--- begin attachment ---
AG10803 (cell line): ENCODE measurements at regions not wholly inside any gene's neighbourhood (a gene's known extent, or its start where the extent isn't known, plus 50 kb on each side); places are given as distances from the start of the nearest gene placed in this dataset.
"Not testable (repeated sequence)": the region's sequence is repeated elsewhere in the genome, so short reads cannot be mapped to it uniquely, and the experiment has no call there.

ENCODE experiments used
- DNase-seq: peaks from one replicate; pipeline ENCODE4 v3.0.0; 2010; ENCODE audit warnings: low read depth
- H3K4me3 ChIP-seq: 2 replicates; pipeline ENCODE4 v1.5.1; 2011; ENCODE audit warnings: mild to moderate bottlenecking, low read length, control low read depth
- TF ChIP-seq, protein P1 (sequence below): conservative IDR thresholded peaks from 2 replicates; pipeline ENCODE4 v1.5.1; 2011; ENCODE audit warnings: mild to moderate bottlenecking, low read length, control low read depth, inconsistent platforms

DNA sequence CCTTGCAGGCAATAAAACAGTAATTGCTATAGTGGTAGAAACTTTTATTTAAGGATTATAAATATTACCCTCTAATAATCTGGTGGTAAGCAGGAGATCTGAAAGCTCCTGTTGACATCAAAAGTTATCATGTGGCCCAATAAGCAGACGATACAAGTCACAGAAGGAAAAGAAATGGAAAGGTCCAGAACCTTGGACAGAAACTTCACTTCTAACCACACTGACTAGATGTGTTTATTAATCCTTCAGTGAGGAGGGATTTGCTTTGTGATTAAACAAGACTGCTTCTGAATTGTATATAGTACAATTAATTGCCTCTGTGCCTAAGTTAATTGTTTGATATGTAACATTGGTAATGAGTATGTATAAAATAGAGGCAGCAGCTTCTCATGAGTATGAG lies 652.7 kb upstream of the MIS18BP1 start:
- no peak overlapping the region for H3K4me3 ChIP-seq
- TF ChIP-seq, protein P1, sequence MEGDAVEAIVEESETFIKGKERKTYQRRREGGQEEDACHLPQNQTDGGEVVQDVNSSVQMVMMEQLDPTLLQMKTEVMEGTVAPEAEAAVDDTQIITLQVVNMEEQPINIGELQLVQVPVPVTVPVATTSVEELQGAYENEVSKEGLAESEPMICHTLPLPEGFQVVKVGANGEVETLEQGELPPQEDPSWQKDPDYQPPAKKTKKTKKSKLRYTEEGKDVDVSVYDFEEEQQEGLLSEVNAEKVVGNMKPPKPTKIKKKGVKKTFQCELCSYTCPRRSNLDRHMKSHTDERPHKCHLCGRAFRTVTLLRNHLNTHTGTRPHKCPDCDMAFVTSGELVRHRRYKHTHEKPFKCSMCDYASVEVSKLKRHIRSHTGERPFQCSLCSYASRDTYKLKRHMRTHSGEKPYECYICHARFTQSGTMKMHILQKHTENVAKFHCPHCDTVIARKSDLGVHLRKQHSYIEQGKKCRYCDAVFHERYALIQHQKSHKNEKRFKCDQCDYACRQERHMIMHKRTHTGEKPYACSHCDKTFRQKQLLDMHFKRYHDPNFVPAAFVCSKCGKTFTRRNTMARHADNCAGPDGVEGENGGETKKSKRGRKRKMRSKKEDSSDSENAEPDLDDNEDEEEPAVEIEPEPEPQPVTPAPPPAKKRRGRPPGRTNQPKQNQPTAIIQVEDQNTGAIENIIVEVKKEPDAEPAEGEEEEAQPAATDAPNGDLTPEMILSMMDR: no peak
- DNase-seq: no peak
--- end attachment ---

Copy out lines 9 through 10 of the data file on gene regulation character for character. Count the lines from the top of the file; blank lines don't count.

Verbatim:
- TF ChIP-seq, protein P1, sequence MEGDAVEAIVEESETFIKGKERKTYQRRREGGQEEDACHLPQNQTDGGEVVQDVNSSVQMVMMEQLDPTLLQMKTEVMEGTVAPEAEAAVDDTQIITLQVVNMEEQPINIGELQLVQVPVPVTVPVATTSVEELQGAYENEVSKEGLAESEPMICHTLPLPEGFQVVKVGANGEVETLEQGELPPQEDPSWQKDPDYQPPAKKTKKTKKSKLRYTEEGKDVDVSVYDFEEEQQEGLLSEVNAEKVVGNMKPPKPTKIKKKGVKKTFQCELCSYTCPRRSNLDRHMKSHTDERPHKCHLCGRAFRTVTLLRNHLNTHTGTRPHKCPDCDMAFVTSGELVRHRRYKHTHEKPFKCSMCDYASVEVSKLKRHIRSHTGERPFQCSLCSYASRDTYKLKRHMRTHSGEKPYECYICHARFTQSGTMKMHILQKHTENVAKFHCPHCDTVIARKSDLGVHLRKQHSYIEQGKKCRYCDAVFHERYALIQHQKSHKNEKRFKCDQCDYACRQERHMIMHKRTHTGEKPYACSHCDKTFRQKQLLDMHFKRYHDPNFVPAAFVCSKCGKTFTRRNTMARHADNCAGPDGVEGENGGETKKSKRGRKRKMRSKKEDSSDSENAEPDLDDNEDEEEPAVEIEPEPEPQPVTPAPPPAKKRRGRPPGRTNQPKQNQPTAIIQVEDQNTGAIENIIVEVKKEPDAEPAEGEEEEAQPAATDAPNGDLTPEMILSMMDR: no peak
- DNase-seq: no peak